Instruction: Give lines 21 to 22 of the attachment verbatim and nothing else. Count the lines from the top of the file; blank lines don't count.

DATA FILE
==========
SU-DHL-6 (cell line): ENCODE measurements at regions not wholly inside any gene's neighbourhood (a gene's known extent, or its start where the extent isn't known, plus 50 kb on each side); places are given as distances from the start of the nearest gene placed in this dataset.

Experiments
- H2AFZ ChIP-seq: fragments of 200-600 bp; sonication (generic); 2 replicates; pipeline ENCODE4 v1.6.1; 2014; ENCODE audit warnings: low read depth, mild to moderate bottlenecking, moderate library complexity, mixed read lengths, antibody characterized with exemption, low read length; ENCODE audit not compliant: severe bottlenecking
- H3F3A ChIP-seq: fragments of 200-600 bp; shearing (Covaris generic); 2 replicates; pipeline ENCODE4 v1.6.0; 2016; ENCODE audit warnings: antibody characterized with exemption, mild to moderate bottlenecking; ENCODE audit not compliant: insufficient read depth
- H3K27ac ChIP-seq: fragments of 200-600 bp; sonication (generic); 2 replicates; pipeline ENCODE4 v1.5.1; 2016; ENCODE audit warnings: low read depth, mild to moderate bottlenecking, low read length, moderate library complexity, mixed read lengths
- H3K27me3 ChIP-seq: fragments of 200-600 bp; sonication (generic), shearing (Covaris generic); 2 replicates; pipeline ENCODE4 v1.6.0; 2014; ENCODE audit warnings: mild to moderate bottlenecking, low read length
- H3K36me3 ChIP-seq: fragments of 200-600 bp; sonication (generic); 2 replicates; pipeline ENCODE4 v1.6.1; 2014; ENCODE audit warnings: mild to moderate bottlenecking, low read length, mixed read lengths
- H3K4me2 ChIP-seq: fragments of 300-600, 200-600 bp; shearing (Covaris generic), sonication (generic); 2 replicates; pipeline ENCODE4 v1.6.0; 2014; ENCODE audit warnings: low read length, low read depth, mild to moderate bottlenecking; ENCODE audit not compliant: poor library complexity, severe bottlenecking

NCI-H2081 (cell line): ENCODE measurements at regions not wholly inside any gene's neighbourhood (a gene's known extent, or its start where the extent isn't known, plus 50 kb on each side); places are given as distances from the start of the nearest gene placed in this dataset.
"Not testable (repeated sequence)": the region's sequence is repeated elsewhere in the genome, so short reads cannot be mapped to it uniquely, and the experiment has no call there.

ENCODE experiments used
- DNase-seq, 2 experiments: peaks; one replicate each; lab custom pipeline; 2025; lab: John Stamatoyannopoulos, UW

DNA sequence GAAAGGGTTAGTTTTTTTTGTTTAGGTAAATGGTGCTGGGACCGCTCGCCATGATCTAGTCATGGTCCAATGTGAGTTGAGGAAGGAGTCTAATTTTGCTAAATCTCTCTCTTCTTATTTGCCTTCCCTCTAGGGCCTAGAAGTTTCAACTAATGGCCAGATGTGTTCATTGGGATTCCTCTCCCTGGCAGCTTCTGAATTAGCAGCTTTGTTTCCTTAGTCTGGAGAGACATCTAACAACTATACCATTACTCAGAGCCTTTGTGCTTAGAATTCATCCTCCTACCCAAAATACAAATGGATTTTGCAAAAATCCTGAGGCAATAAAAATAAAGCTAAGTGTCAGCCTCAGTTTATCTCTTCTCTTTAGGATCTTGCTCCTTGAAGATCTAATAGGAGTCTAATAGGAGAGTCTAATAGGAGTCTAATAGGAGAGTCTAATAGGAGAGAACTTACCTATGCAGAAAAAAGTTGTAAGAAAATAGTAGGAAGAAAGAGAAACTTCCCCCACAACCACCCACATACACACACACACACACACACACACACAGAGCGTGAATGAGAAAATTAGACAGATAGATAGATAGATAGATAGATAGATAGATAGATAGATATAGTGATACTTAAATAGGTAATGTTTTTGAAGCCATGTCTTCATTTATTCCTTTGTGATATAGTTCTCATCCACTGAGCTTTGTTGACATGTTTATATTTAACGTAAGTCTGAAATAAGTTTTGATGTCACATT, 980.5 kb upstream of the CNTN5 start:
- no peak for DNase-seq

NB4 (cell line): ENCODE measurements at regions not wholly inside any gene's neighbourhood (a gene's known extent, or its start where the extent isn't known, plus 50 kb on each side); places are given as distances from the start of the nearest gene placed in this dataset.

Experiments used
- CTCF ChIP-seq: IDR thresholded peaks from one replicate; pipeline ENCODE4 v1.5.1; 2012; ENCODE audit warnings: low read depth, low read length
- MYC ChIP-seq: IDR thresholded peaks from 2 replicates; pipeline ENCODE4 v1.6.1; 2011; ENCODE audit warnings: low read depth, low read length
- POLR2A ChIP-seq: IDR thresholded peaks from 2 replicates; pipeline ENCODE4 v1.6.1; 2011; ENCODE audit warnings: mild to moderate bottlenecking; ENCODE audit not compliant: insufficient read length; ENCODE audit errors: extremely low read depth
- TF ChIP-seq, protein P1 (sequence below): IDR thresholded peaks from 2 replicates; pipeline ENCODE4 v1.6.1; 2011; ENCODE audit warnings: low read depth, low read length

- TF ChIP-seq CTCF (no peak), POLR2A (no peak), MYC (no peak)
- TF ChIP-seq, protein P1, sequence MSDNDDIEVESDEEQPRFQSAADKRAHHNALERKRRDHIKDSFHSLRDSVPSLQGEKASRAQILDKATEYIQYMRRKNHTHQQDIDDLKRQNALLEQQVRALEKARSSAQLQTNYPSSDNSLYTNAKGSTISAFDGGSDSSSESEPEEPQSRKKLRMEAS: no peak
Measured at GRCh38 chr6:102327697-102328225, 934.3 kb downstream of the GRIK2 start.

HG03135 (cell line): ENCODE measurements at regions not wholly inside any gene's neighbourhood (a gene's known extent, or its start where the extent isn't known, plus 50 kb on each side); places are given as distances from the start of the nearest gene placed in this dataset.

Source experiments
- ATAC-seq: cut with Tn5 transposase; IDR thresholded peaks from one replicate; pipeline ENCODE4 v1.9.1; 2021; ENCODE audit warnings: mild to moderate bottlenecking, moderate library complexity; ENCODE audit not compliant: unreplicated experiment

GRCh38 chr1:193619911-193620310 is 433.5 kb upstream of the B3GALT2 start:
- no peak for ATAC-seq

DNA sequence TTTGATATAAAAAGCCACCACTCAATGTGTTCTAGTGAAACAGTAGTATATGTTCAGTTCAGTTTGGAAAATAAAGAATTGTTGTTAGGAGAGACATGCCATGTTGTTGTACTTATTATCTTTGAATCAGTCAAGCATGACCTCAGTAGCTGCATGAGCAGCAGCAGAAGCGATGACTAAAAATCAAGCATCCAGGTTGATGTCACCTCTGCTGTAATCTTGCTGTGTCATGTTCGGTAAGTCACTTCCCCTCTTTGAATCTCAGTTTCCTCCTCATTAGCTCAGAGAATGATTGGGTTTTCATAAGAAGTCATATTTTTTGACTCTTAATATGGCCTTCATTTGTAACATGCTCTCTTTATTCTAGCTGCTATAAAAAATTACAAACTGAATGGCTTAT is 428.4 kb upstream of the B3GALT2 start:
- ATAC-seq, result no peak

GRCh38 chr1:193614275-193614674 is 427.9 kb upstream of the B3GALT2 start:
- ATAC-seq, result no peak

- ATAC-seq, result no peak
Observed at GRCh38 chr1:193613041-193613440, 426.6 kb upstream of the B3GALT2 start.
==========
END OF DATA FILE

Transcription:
- TF ChIP-seq CTCF (no peak), POLR2A (no peak), MYC (no peak)
- TF ChIP-seq, protein P1, sequence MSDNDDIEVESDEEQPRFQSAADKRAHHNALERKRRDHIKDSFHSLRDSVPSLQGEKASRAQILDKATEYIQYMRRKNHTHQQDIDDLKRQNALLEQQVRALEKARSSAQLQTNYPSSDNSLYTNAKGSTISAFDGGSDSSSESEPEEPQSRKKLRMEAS: no peak